Incident vs Breach: In order to respond to an IT or data threat effectively, it is important that the IT department dealing with the threat understands what the threat entails.
The Difference between and Incident and a Breach
In simplified terms, a breach is always an incident, but not all incidents are breaches.
A breach occurs when sensitive, personal information is leaked, hacked or released (whether accidentally or through illegal action). This would involve access to personal information which should be confidential, such as; social security or identity numbers, medical records, contact details, etc. Specific legal definitions are applied in this case.
When a security incident occurs, but does not involve the theft or compromising of personal information, it is not considered a breach. These incidents usually take the form of impersonation or denial of service (where a user is blocked from accessing their own machine or network).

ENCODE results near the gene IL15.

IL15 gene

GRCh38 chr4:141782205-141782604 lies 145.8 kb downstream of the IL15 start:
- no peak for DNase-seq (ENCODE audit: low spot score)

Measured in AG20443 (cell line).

How to Respond to an Incident vs a Breach
The response should reflect the severity of the incident/breach, considering safety concerns, loss of personal data, exposure of data, legal requirements and violations, interruption of services, etc. The major difference in response is that, in terms of a breach, the organisation is under legal obligation to report the breach. With regards to an incident that isn’t a breach, it does not have to be reported.
The first and most crucial step in responding to a threat is determining whether it is a breach or incident. If the incident isn’t reported because it was accidentally labelled a mere incident and not a breach, serious regulatory and reputational consequences will be the result.
Can your IT department differentiate between an incident and a breach?
Is it equipped to respond appropriately?
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